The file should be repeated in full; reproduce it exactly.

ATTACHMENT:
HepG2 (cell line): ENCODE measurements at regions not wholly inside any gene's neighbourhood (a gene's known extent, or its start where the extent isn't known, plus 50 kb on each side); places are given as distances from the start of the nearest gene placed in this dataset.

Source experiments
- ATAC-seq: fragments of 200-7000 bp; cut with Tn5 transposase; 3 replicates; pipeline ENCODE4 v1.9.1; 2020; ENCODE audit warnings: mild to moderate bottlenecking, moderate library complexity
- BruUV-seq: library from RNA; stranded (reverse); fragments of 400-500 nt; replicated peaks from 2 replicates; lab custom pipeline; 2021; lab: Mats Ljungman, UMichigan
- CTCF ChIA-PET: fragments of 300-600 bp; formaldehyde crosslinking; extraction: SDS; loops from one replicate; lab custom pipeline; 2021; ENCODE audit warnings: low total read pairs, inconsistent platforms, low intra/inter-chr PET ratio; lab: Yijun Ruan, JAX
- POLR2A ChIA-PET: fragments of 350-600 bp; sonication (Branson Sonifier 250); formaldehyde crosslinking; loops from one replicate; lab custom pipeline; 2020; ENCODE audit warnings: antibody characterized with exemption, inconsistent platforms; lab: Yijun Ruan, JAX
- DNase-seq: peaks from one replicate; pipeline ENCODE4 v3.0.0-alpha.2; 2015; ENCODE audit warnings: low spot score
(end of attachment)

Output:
HepG2 (cell line): ENCODE measurements at regions not wholly inside any gene's neighbourhood (a gene's known extent, or its start where the extent isn't known, plus 50 kb on each side); places are given as distances from the start of the nearest gene placed in this dataset.

Source experiments
- ATAC-seq: fragments of 200-7000 bp; cut with Tn5 transposase; 3 replicates; pipeline ENCODE4 v1.9.1; 2020; ENCODE audit warnings: mild to moderate bottlenecking, moderate library complexity
- BruUV-seq: library from RNA; stranded (reverse); fragments of 400-500 nt; replicated peaks from 2 replicates; lab custom pipeline; 2021; lab: Mats Ljungman, UMichigan
- CTCF ChIA-PET: fragments of 300-600 bp; formaldehyde crosslinking; extraction: SDS; loops from one replicate; lab custom pipeline; 2021; ENCODE audit warnings: low total read pairs, inconsistent platforms, low intra/inter-chr PET ratio; lab: Yijun Ruan, JAX
- POLR2A ChIA-PET: fragments of 350-600 bp; sonication (Branson Sonifier 250); formaldehyde crosslinking; loops from one replicate; lab custom pipeline; 2020; ENCODE audit warnings: antibody characterized with exemption, inconsistent platforms; lab: Yijun Ruan, JAX
- DNase-seq: peaks from one replicate; pipeline ENCODE4 v3.0.0-alpha.2; 2015; ENCODE audit warnings: low spot score